Brenner Base Tunnel reaches the Italian-Austrian border

After 14 kilometers and 3.5 years of tunneling, ‘Serena’, a 300-meter Tunnel Boring Machine, reached the Brenner Pass under the Alps. In May 2018, the machine started its work on an exploratory tunnel, going from Italy towards the Austrian border. It is the first time the excavation works arrived at the state border.

The arrival of Serena at the border was greeted by the representatives of the local institutions, the Brenner Base Tunnel (BBT) project and by Italian Railway manager RFI. “The TBM Serena has reached an important symbolic destination: the Brenner Pass. This is the first step in the construction of a continuous tunnel that will connect Italy and Austria”, said the board of BBT.

The Brenner Base Tunnel is a straight and flat railway tunnel connecting Innsbruck in Austria and Fortezza in Italy in 55 kilometres. In May 1994, a railway bypass was opened south of Innsbruck, known as the Inn valley tunnel, which links to the Brenner Base Tunnel. Passenger and freight trains along this stretch will therefore not only travel through the Brenner Base Tunnel, but for a few kilometres, through the Inn valley tunnel as well. This line, totalling 64 kilometres, will become the longest underground railway connection in the world.

In April, the Austrian and German railways decided on the approach route towards the tunnel under construction, which will become an important link from central Europe to the south.

Excavating the tunnel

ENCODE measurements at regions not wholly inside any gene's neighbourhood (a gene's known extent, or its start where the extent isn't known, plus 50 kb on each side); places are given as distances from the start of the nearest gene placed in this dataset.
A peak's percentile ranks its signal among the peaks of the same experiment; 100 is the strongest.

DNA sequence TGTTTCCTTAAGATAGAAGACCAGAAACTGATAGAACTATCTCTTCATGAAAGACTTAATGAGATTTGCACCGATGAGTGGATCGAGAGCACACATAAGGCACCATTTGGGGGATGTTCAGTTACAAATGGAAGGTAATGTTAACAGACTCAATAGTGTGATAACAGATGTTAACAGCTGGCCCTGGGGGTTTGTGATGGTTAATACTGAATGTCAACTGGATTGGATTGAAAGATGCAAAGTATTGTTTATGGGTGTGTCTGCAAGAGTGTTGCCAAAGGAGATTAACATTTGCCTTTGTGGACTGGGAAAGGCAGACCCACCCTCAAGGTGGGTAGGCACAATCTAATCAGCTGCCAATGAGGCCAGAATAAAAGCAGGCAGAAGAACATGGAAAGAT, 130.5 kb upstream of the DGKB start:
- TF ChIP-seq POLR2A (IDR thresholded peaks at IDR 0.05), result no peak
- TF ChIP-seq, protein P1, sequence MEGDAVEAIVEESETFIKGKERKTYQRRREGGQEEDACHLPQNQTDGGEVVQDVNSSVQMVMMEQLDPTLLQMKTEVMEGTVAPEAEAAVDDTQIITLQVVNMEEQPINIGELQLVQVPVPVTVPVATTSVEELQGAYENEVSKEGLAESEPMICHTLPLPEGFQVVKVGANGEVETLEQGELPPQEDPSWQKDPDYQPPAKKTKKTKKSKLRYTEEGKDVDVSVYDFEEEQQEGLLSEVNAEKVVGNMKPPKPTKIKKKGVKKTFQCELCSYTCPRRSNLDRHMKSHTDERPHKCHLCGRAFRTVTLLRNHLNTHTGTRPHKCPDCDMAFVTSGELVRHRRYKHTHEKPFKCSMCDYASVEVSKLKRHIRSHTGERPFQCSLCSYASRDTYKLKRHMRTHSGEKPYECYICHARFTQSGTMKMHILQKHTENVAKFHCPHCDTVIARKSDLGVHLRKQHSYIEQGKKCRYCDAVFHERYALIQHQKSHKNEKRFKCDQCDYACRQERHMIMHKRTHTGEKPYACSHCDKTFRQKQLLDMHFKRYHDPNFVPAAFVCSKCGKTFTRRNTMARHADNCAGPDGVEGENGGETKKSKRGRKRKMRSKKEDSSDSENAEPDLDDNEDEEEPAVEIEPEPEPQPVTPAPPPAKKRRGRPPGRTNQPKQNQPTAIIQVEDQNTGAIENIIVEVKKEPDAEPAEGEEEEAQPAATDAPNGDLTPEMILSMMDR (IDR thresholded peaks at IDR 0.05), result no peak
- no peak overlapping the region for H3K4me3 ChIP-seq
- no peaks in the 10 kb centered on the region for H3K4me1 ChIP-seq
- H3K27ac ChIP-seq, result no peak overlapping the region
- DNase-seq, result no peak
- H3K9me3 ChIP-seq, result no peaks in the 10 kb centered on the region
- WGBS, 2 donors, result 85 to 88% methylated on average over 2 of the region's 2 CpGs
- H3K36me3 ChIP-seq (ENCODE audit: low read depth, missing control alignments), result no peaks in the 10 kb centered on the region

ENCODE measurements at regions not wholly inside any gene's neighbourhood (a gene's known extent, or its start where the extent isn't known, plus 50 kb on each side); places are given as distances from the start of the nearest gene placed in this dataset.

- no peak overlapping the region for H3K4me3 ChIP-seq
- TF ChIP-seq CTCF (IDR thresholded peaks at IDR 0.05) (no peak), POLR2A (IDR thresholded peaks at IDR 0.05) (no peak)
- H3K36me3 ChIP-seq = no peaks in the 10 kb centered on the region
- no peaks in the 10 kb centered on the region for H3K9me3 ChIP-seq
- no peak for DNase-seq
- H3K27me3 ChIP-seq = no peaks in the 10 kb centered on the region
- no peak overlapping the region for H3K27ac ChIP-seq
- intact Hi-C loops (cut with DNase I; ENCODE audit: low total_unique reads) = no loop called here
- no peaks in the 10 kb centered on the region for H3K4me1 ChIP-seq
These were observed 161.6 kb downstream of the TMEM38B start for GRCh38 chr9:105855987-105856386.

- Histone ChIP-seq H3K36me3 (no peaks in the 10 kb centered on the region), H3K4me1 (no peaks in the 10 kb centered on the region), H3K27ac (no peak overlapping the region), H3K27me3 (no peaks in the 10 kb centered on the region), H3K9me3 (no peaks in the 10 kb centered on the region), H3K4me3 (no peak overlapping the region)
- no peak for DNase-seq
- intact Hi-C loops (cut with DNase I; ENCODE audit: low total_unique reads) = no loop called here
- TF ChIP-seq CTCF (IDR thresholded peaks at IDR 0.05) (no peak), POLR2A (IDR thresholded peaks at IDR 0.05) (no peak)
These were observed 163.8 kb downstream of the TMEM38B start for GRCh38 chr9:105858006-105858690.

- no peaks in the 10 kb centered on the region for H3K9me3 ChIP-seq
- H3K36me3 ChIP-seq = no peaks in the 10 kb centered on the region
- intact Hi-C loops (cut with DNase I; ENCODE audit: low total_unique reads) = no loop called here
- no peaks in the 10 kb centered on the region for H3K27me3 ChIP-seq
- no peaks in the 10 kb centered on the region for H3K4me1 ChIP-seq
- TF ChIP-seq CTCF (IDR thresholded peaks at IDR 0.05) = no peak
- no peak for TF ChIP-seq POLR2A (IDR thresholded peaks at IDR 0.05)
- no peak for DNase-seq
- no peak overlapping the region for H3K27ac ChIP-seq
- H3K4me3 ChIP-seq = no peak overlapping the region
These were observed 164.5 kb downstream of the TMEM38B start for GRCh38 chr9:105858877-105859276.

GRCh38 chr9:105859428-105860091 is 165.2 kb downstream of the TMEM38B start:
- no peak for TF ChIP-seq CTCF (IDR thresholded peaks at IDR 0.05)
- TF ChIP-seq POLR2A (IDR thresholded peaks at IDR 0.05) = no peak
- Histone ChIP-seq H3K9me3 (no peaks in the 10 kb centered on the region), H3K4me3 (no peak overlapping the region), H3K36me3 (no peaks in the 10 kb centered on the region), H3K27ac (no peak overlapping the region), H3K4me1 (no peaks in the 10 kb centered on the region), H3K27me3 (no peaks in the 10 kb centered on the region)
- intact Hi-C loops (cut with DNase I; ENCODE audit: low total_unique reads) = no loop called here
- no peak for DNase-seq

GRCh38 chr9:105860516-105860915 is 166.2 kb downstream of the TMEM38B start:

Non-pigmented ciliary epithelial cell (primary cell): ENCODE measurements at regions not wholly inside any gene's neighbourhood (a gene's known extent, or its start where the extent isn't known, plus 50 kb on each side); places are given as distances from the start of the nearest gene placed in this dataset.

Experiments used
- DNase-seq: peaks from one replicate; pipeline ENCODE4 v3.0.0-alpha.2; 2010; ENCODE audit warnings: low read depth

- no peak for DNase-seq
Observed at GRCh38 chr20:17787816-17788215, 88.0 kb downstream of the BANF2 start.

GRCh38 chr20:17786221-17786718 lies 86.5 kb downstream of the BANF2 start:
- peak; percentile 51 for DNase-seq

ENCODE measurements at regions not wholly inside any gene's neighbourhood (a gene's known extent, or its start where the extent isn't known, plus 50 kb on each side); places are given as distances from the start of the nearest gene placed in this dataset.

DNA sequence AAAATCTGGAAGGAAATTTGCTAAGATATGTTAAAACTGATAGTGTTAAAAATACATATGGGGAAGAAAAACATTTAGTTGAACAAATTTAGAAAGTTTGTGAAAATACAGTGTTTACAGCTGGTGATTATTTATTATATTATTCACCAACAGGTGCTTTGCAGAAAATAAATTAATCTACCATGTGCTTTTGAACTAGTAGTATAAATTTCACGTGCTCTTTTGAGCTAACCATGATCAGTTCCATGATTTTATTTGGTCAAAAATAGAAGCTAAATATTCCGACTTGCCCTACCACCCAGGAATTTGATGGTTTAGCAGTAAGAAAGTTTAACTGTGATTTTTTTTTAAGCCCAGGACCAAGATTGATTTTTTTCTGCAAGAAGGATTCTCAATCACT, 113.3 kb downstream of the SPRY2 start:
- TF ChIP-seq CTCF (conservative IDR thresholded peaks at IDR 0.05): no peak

Depending on geological conditions, the Brenner Base Tunnel is made with the methods of rock blasting and Tunnel Boring Machines. They are both used for about 50 percent of the project. From 2019, four Tunnel Boring Machines (TBM) were in use at the same time.

The TBM Serena is a double-shield tunnel boring machine with a diameter of 6.85 metres. It began driving at the Mauls construction lot in May 2018 and has dug a total of 14.13 kilometres of tunnel to the Brenner, namely the exploratory tunnel section on the Italian side (Alto Adige) to the north. Exploratory tunnels are used for exploration of the rock and the construction logistics. Later, it can be used for drainage and maintenance of the main tunnel. Two TBMs are currently also operating in the two main tunnel tubes above the newly excavated tunnel, which are working at full speed.

The ‘underground factory’ with a driving power of 2,800 kW worked its way through the rock and excavated the tunnel with its cutting head. As part of the excavation method, tubbing rings were used for the tunnel lining.  This means that a trailing structure was used to move prefab concrete elements, known in technical jargon as “tubbing rings”, as an inner shell in a single work sequence. To produce these concrete elements, the rock from the excavation is recycled. The TBM ‘Serena’ has a length of almost 300 metres and a weight of over 1,200 tonnes.

Connection between Central and Southern Europe

In total, the Brenner Base Tunnel system comprises around 230 kilometers of tunnels. Of these, 147 kilometres have currently been excavated: 52 kilometres of rail tunnels, 54 of exploratory tunnels and 41 kilometres of other tunnels. “RFI has believed in this project from the outset, supporting it both financially and through our expertise and skills, as well as in terms of upgrading the network”, said RFI CEO Vera Fiorani at the arrival of the TBM at the Brenner Pass.

“We are proud of the European Brenner Base Tunnel project, as it represents an important step forward and will contribute significantly to the transfer of traffic from road to rail”, says the President of the Italian Province of Bolzano, Arno Kompatscher. “It is a project that not only connects the Tyrol, but also constitutes an important link between Central and Southern Europe.”

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Author: Esther Geerts

Editor of RailTech.com

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